Keep up with the changing finance and procurement landscape by reading the latest and greatest articles about the cloud, strategic procurement and finance and supplier innovation, all in one place.
In many instances, a company’s most promising digital leader is the CIO, says Bask Iyer, CIO of Juniper Networks. "Good CIOs have experience leading the organization through transformation. They have the real world experience of delivering change over and over again.”
Payment comes at the end of the procurement process, so not your job, right? TD Bank's Carolyne Booth argues that recognising the value of payment terms and activities in the procurement process is actually core to good procurement and deserves more attention than it sometimes receives.
Earlier this year, The Financial Women of San selected Sarah Friar, Chief Financial Officer of Square, a Coupa customer, as its 2014 Financial Woman of the Year. The award recognizes Friar for her leadership roles in corporate finance and in high technology startups, as well as for her passionate advocacy for the advancement of women in STEM (Science, Technology, Engineering and Math) fields.Francisco
Friar will be honored at a luncheon in San Francisco on October 2. Coupa is proud to be a co-sponsor of the luncheon, which benefits FWSF’s scholarship fund. We had the opportunity to chat with Sarah about her journey from intern at a gold mine in Ghana to managing partner at Goldman Sachs to the C-suite at Square, where she is actively involved with College and High School Code Camps that bring together young women studying or interested in computer science.
Coupa: It seems that many girls self-elect out of STEM fields at a young age. Why do you think that is? And how were you personally able to avoid that fate?
Sarah: At Square, when we look at just how many female engineers are available to hire, we're looking at about 20% of the class. If you look up the funnel at the high school level,
In my last post, I talked about how timely access to data can help procurement organizations avoid embarrassing moments with suppliers. Now let’s turn our attention to getting quality data downstream.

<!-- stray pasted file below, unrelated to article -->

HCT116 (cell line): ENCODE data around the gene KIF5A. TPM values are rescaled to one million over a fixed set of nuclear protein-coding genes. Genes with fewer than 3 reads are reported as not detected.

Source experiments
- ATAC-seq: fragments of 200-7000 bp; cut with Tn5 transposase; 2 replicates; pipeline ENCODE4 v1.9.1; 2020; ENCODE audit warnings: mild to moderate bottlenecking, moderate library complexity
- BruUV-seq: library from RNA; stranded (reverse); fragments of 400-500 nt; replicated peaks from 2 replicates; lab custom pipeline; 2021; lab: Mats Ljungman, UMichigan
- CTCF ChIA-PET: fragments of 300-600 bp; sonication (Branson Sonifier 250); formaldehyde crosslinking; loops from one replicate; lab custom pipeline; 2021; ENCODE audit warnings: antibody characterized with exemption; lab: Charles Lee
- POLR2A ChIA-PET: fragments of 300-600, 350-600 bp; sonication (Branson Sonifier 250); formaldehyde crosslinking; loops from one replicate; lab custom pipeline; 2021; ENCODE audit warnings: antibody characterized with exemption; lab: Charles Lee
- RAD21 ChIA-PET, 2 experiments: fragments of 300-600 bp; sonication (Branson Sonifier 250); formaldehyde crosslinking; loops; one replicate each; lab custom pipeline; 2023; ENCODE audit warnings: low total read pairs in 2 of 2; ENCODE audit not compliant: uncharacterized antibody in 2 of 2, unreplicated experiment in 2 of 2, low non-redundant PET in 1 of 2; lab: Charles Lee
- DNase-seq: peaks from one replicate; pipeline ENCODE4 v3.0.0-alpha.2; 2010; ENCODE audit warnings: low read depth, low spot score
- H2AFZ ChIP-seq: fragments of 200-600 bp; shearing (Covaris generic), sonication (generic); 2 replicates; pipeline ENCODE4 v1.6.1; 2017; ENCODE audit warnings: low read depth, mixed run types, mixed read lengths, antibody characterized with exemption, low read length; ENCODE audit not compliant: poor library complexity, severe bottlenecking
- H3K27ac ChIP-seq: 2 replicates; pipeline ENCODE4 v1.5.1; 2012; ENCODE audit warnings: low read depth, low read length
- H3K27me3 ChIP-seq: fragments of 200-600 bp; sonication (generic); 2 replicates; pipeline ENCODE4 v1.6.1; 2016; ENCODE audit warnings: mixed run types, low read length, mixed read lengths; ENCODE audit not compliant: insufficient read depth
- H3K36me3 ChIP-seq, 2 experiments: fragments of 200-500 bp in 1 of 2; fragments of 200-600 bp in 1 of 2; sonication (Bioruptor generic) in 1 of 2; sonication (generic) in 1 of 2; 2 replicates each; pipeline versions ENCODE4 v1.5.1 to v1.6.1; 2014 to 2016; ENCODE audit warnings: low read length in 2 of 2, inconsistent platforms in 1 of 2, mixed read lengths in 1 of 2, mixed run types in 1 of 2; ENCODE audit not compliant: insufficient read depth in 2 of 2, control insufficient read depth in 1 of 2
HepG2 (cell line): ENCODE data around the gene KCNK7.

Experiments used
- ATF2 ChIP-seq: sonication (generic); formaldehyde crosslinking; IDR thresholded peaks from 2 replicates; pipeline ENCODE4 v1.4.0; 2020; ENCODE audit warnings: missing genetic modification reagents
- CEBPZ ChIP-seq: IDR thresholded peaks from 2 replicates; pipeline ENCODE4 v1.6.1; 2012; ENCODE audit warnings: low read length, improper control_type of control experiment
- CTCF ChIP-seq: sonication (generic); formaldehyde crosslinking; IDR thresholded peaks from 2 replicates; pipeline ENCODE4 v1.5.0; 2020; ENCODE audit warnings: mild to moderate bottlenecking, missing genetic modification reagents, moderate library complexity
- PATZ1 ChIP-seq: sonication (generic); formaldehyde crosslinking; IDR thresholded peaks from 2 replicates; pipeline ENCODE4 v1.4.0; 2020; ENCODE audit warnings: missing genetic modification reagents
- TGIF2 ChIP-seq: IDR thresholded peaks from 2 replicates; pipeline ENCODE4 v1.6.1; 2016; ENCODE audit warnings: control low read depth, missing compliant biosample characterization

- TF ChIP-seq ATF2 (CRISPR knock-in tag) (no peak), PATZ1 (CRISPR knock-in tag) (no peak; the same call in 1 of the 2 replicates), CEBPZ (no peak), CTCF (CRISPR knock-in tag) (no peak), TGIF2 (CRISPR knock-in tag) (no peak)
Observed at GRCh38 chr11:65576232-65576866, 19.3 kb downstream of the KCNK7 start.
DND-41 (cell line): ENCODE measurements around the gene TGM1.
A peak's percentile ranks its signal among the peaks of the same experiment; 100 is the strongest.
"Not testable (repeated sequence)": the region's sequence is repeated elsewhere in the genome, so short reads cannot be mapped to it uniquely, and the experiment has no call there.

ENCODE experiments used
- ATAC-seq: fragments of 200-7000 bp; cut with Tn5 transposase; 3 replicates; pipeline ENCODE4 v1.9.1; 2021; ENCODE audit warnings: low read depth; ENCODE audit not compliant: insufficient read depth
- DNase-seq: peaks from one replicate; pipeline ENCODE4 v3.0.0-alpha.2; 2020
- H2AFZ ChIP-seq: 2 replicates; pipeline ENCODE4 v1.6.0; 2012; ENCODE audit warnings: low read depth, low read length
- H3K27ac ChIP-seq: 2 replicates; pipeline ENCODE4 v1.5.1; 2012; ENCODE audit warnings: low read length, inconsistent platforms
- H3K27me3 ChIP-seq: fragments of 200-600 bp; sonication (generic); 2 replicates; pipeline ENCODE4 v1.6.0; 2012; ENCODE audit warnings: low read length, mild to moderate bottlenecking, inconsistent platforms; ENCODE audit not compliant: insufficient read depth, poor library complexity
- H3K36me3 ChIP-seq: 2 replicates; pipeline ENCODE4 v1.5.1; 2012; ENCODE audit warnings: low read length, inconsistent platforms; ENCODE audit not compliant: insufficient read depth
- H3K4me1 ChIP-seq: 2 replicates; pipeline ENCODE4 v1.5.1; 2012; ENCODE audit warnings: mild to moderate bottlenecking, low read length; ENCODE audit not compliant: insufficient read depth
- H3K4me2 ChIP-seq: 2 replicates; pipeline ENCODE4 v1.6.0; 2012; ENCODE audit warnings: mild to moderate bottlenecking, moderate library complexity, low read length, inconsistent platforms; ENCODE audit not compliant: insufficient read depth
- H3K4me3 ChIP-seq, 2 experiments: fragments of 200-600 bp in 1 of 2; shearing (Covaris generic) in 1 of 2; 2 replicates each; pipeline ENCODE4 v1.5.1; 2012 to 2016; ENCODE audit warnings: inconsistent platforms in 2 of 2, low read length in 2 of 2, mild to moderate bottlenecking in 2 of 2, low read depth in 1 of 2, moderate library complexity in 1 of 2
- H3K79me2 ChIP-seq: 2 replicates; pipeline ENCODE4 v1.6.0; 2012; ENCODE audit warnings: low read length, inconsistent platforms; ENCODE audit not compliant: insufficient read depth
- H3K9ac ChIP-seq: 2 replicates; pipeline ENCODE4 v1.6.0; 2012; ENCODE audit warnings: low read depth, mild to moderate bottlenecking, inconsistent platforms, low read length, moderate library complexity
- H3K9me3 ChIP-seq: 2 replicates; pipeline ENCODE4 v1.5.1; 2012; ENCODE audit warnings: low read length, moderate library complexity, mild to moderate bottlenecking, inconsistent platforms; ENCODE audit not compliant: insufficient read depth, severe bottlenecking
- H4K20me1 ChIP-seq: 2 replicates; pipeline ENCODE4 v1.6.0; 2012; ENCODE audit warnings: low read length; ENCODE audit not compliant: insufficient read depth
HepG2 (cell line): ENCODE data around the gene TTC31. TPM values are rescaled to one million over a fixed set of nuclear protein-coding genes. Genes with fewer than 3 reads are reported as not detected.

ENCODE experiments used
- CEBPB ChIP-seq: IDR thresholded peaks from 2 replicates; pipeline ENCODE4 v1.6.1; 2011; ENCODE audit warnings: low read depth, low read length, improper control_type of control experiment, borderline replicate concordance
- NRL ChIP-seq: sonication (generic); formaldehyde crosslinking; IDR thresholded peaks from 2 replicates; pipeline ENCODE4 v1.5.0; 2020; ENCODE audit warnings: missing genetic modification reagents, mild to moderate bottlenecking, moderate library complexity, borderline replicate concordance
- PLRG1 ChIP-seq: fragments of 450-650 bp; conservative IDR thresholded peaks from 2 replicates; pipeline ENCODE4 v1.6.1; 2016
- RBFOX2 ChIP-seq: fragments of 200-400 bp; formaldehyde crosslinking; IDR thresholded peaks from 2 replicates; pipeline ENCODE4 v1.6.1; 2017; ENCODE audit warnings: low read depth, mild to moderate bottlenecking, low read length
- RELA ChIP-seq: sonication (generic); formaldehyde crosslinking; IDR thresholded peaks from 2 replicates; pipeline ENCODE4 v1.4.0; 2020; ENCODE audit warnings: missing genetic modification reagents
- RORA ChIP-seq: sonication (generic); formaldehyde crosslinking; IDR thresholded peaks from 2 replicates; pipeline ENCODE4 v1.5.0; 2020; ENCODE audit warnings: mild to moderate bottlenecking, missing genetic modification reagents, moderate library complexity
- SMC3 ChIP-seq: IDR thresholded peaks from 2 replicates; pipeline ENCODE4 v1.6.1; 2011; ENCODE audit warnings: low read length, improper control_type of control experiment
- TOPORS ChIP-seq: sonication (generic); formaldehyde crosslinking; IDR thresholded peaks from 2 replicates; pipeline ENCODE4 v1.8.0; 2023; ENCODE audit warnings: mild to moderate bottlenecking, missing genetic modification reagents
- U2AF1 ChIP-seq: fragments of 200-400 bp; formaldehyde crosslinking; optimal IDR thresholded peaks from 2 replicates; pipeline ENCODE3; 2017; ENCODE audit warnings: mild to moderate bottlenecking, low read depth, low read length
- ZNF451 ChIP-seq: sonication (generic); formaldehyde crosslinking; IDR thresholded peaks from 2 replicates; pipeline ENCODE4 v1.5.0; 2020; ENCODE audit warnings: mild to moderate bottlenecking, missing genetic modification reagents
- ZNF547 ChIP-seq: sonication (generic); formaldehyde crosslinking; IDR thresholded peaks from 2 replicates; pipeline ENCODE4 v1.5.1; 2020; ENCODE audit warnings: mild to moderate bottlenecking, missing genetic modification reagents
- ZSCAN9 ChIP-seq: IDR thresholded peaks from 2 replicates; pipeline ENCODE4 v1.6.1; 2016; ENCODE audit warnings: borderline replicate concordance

This requires not only having broad adoption of the eProcurement tool, but also having a well-defined category taxonomy and making sure people know how to use it accurately. The taxonomy is where many organizations fall down; they simply don’t put enough time and thought into developing it, and thus create continuous challenges in getting access to quality spend data.
Developing a well-defined taxonomy takes discipline and thought. Yet, in the rush to deploy the system, organizations may create a bare minimum of categories without
In my previous two posts on how we can improve thepublic procurement process, I’ve talked about how procurement differs in the public and private sectors and why it’s unfair to compare the two, and pinpointed the protest process, which is unique to government procurement, as one area that’s ripe for overhaul.
The other major area for improvement is human capital – namely, taking better care of the people who oversee and implement the public procurement process. They need to get paid more and work in an environment where the best ideas can be brought to bear on the problems of the day.
I spent most of my career in procurement in the private sector before I transitioned to the public sector to work as Secretary of the Department of Management Services for Florida under Governor Rick Scott. I have observed a shortage of
Why does our government get procurement outcomeslike the healthcare.gov website and $600 toilet seats? One of the biggest reasons is the protest process, which adds a dimension of risk and uncertainty that isn’t part of private procurement at all. This process needs to change.
I experienced a protest first-hand as Secretary of the Department of Management Services for the State of Florida. We were procuring healthcare for state employees. I had inherited a very tight timeline; we had to run the procurement and get everyone insured before the mandated open enrollment deadline.
We designed a county-by-county procurement, wherein at least two health care companies would be assigned to provide coverage in each county, so employees